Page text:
There are many different tea experiences to be had, and there has been some discussion on this blog recently about different ways to take your tea and the conflicts this might create (see the articles here, and here). Tea houses take many shapes and forms, with some offering an overwhelming selection of teas and some offering only one. Some are styled in a traditional East Asian manner, with tea served gong fu style, or in cast iron pots, while others serve afternoon tea English-style. When in San Francisco last month, I happened upon a place that offers another take on this situation.
Samovar’s Tea Lounge, exclusive to San Francisco but with several locations throughout the city, offers seven “tea services”. Fittingly for San Francisco, known for its foodie culture, the tea services are pairings of delicately prepared food dishes and teas based on traditions from around the world. The seven tea services offered are: Moorish, English, Chinese, Japanese, Russian, Indian, and Palaeolithic (this theme is more for fun than authenticity!). So there is something to meet your needs whether you are in the mood for an Asian, Middle Eastern, or good old English-style tea experience…or all of the above!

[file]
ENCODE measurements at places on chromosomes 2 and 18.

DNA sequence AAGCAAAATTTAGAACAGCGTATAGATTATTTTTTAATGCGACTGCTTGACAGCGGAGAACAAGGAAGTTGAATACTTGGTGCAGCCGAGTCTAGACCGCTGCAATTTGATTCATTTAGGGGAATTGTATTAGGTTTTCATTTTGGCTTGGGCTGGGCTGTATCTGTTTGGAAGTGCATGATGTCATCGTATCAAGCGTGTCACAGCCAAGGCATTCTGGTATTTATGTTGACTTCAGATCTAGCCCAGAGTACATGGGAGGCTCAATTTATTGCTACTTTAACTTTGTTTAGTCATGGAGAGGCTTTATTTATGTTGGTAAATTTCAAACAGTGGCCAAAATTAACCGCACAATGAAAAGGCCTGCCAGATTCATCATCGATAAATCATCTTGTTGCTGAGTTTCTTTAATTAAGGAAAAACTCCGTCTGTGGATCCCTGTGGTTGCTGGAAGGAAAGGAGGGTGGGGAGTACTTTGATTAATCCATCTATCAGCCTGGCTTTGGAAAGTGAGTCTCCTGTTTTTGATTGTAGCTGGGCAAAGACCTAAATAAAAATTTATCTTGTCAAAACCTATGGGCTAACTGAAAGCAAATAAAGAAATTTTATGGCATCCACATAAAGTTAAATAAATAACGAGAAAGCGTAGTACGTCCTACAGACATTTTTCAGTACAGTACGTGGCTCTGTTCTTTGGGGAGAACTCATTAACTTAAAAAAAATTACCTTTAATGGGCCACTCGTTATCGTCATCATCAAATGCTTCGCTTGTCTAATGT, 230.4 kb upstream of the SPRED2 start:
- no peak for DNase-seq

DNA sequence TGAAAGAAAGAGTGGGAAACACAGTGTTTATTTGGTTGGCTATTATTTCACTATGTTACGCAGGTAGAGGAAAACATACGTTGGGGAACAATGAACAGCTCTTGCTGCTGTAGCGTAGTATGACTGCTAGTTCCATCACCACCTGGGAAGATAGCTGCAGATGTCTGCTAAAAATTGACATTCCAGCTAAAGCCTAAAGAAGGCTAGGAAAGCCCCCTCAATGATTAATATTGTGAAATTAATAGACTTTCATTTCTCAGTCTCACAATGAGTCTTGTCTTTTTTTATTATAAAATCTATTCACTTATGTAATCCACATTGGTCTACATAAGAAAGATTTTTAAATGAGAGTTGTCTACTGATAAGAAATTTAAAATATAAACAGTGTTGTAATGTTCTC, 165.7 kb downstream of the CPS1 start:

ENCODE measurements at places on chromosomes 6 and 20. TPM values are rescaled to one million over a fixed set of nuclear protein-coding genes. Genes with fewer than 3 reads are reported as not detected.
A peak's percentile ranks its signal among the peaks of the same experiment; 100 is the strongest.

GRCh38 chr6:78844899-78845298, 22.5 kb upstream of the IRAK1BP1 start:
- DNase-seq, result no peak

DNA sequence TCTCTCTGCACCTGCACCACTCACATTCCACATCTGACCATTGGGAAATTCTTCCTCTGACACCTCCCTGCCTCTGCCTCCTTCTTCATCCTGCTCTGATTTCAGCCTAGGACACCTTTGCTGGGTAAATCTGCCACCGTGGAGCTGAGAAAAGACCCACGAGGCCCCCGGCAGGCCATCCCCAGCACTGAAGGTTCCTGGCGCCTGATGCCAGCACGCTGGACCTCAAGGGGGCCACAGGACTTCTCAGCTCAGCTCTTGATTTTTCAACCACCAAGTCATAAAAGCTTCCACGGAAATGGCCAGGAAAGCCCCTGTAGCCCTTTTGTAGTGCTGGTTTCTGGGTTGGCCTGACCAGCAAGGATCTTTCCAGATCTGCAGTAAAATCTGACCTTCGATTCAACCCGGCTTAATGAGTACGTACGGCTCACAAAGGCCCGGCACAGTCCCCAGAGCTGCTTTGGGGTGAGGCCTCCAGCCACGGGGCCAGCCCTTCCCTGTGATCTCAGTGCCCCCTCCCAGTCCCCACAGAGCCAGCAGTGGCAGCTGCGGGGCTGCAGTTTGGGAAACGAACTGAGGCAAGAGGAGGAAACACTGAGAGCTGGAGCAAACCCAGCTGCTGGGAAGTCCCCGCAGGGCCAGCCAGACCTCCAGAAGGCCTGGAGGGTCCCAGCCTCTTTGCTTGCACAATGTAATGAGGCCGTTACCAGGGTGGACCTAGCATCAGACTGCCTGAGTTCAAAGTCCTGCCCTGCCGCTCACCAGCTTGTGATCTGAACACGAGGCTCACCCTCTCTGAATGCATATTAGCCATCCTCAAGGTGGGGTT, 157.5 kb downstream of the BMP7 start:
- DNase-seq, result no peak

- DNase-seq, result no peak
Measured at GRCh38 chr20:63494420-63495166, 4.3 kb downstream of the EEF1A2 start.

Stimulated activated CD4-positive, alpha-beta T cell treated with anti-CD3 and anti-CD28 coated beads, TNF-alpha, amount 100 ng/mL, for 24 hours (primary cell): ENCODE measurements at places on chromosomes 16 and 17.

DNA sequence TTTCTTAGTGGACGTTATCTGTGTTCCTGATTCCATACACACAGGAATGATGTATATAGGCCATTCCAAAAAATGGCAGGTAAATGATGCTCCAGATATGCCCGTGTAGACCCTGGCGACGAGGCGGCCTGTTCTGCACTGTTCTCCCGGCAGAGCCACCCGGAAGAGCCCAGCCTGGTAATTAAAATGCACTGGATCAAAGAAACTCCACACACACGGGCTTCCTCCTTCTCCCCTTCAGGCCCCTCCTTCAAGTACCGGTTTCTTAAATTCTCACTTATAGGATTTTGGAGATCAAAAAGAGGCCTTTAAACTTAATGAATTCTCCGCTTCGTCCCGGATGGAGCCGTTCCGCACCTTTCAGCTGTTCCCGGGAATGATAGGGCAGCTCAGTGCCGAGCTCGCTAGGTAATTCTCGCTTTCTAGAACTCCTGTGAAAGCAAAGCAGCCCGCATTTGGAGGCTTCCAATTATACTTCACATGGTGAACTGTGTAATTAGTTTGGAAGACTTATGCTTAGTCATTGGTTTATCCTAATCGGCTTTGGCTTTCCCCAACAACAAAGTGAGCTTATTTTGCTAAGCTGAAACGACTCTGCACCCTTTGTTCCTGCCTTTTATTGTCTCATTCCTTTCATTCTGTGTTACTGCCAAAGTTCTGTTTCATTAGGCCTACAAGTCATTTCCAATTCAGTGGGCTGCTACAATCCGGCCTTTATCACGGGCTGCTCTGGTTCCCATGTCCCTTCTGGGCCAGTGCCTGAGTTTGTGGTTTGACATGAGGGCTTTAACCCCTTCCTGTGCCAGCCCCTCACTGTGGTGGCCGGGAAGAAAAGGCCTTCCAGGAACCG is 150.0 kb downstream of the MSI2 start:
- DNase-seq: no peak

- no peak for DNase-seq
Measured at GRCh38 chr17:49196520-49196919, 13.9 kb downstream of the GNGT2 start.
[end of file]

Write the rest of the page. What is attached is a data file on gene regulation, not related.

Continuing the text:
If you can’t quite make up your mind you can always mix and match because they do also serve some of the dishes that appear in the tea services as separate appetizers. And, of course, you can also order any of their thirty-seven teas independently.
My tea companion and I opted to mix and match. We paired Middle Eastern appetizers with oolong teas, each selecting a different oolong. I opted for Baozhong oolong, a Taiwanese oolong with a fruity, floral undertone, while my companion chose a featured tea not listed on the menu—Aged Oolong. Both were exquisite, and our server had good (and accurate!) knowledge of the subtleties that differentiated the various oolongs we were considering. I was looking for a lighter, less oxidised oolong, while my companion prefers smokier teas (her favourite is Lapsang Souchong!) The Aged Oolong is roasted and more oxidised, which gives it something more akin to a smoky flavour. Dried, the Aged Oolong is a much darker colour than the green twists of the Baozhong oolong—black dragons indeed! When brewed, it produces a golden brown brew in comparison to the yellow-green brew of my less oxidised oolong. We had many chances to analyse the differences between our oolongs, as our teas were served in gaiwans accompanied by cast iron teapots full of hot water, which the waitstaff refilled without prompting (much appreciated!). This allowed us to appreciate the subtle ways in which the tea flavour changed over time as the leaves slowly opened up after multiple steepings.
While Samovar’s is a little pricey, this is actually a place that I think might be worth it for a special occasion. They have successfully created an atmosphere of calm, acceptance, and contemplation in which to enjoy your tea and enjoy the company of others; they fulfil their mission to connect you to the present moment and create positive human connections through tea.
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